September 21, 2020 7:32pm
IT IS the not-so-scenic route to Cairns you won’t find recommended on TripAdvisor by Tim Van Berkel or Tim Reed anytime soon.
The duo, from northern New Sales Wales towns Lennox Heads and Ballina, respectively, have travelled just about as far as you can within Australia’s domestic borders to make the Ironman Cairns starting line.
Tim Van Berkel finished second at
They live agonisingly close to the border with Queensland, but despite multiple negative tests and a lack of community transmission in northern NSW, restrictions have sent the pair to Adelaide for a fortnight of hotel quarantine before they can get into the Sunshine State, due to border restrictions.
“Don’t get me started on that rant,” Reed said with a laugh.
“We’ve just been staring at the walls of this small apartment for almost two weeks.”
The pair flew from Ballina to Sydney, then connected to Adelaide, where they went straight to an apartment and set up camp.
“We’ve been in smaller apartments together before so it’s not too bad,” Van Berkel said. “We go to Asia a lot, and we’ve got some common sponsors so we travel and train together there.
“We have a good time, and if there’s any little spats we sort them out and get over them pretty quickly.
“It’s pretty good. I’ll cook one night, he’ll cook the next; we’ve got a good system.”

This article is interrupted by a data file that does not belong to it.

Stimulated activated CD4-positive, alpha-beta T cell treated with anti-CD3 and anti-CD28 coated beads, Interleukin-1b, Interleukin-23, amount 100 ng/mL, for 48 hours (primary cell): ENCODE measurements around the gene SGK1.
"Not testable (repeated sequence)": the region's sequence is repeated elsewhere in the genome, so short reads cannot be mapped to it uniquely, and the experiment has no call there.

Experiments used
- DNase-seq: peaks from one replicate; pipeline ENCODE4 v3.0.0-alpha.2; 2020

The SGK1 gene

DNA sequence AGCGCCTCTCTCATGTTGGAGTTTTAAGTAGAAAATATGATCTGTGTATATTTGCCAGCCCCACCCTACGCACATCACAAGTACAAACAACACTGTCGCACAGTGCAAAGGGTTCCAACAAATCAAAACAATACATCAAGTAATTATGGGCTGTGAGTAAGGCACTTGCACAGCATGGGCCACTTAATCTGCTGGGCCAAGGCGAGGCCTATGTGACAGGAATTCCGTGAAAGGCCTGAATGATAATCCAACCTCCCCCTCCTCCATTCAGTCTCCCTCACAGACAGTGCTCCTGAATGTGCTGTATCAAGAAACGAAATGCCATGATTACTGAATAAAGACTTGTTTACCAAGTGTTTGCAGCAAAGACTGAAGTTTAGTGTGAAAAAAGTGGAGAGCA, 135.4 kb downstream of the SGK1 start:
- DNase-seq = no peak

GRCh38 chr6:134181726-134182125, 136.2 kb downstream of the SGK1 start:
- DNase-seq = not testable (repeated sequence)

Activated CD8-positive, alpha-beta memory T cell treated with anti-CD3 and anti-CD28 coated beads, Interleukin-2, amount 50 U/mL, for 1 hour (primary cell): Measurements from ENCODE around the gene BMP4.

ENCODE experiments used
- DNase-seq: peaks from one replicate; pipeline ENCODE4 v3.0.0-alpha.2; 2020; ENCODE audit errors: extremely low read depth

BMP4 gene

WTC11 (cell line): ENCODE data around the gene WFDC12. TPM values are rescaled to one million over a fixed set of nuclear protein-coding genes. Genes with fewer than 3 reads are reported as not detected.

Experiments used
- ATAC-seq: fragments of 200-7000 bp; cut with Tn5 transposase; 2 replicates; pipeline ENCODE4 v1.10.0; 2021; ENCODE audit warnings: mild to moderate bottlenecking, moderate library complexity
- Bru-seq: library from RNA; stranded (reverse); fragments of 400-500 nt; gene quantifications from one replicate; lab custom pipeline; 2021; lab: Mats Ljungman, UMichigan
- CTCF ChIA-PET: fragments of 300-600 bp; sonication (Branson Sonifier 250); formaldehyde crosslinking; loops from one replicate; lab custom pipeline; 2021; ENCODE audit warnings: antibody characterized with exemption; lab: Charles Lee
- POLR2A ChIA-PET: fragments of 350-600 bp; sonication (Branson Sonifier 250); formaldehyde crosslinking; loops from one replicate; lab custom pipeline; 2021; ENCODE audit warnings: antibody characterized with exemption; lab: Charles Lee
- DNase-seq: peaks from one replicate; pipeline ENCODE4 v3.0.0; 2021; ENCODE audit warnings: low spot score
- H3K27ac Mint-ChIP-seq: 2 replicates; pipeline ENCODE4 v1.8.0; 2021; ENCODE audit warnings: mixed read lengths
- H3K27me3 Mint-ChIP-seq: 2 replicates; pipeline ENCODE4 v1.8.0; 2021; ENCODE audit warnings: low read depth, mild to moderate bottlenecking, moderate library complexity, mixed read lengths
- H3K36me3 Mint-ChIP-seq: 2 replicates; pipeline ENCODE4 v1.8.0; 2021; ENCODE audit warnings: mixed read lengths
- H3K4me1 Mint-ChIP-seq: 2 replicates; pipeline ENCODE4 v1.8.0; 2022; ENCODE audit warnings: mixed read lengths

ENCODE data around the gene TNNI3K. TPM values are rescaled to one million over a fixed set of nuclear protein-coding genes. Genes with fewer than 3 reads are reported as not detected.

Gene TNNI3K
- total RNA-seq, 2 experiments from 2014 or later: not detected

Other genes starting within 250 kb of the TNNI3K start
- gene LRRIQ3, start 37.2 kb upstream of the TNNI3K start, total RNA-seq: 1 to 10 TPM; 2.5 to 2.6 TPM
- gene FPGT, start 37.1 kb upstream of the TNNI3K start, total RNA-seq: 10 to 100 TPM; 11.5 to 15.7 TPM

If they were by themselves, they “could never go through this”, but the long-term travelling and training companions have kept each other in check leading into Ironman.
Sessions on the treadmill, a swimming ergometer, and virtual riding through programs like Zwift on stationary bikes have allowed the duo to maintain some fitness over the past fortnight.
“We don’t often say this but you usually spend that last week or so training indoors ahead of Ironman races,” Reed said.
“Some places we race just aren’t safe to be out on the street beforehand or you get sick. These days, it’s not too difficult or too bad, given the technology we’ve got.”
In 2020, that means using Zoom to talk to as many as 30 other riders as they ride through the glorious (and virtual) French Alps and other destinations.
“It’s not quite the same as being outdoors but it’s not the worst thing,” Reed said.
“Plus, you take out the risk of getting hit by cars, so that’s always a positive.”